When visitors enter the reception area of Sleepy Hollow, they discover it’s not unlike other funeral homes, with soothing-colored decor, a round table and chairs in the family greeting area and beautifully upholstered sofas and loveseats in the visitation room. Shelves of decorative urns and etchings available for headstones line the reception room walls.
But Sleepy Hollow isn’t a funeral home in the typical sense. It is a pet cemetery and crematory, a place where families can decide on the service they prefer as well as how best to memorialize their pet.
Outside the funeral home and crematory is the pet cemetery, decorated with various types of granite and marble headstones, some with etched photos of their dog or cat, some simply with the name of the pet and dates of birth and death. Flowers adorn many of the grave sites, just as in a human cemetery.
David Fields, owner of Sleepy Hollow and a licensed funeral director, wouldn’t have it any other way. He has a degree in mortuary science and marketing and worked in the funeral home business for more than 30 years, since he was 14. He bases the standards at Sleepy Hollow, located in Byron Center, on his years of experience in funeral homes.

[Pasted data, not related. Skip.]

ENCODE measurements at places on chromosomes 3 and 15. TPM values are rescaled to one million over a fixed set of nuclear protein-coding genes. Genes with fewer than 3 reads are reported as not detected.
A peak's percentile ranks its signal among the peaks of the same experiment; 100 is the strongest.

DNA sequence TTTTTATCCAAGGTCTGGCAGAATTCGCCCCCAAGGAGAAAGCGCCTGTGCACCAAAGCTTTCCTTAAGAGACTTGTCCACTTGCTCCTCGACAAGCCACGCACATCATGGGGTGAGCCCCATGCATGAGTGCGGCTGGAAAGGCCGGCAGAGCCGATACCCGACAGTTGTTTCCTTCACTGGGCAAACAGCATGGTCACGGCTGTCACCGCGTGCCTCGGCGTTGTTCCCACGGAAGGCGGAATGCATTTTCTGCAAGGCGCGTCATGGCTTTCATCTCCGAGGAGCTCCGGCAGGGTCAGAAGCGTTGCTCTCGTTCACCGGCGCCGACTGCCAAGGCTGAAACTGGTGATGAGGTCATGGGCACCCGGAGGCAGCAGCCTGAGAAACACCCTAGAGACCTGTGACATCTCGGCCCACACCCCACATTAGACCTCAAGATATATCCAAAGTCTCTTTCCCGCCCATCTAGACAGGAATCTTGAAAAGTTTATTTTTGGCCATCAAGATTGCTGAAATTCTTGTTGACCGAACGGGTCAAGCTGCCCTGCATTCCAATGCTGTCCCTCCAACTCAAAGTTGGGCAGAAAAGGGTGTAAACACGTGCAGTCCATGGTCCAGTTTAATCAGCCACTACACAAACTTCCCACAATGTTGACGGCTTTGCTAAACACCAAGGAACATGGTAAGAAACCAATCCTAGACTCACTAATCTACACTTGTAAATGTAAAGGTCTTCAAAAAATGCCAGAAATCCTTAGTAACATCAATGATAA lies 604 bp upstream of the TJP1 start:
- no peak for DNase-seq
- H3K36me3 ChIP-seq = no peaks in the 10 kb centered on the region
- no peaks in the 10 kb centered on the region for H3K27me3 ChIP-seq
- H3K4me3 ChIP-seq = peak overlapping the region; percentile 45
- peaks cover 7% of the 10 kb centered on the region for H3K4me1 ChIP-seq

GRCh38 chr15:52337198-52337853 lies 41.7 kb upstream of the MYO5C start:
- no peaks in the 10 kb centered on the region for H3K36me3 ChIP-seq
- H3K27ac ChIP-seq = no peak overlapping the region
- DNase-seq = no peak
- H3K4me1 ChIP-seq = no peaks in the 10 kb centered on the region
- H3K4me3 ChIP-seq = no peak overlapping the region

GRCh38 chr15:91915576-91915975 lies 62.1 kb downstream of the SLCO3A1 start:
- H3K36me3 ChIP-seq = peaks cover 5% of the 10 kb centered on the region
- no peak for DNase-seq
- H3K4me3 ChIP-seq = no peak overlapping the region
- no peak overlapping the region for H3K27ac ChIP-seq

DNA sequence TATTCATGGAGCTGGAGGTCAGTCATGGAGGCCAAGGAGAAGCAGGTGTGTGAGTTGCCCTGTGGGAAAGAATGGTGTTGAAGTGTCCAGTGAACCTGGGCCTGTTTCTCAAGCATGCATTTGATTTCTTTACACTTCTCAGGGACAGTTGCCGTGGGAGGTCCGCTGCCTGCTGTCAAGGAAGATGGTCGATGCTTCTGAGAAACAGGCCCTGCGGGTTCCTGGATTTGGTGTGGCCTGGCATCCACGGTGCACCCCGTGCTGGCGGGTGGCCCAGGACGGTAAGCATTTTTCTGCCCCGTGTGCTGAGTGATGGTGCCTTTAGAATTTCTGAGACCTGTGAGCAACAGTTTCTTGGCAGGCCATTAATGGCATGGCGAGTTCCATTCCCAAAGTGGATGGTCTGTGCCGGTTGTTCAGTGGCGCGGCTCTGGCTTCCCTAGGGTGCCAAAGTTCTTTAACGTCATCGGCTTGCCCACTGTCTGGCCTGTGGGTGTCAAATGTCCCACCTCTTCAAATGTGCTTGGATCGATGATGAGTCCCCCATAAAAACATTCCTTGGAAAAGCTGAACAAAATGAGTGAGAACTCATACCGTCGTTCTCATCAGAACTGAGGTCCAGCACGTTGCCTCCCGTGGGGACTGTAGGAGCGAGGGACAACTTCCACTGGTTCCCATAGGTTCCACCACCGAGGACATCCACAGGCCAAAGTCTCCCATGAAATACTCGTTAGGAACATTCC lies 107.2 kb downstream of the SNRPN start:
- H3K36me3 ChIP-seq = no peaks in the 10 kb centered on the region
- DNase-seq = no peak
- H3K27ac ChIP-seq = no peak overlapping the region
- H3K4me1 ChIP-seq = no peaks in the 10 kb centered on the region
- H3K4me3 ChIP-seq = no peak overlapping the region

“We sit down with families just like if they would go to a funeral home to make arrangements for their loved ones,” Fields said. “We’ll make all the arrangements for them. They may choose to do a visitation or a viewing here in our chapel, so we would schedule that and prepare the pet. We’d bathe and groom it, position it and place it in a casket, close the eyes. They’ll come spend a few minutes in our chapel, or some invite family and friends.
“Some have certain religious rituals or rites from their different backgrounds. We had a lady from India who needed to do a food offering and needed different spices, so we had everything here in our chapel for her to be able to go through all the steps that she needed to honor her pet. We did the cremation according to what her religious background was.”
Because he worked with families grieving the loss of their loved ones in the funeral home setting for so many years, Fields said he understands what people are going through, whether they’ve lost a pet or a person.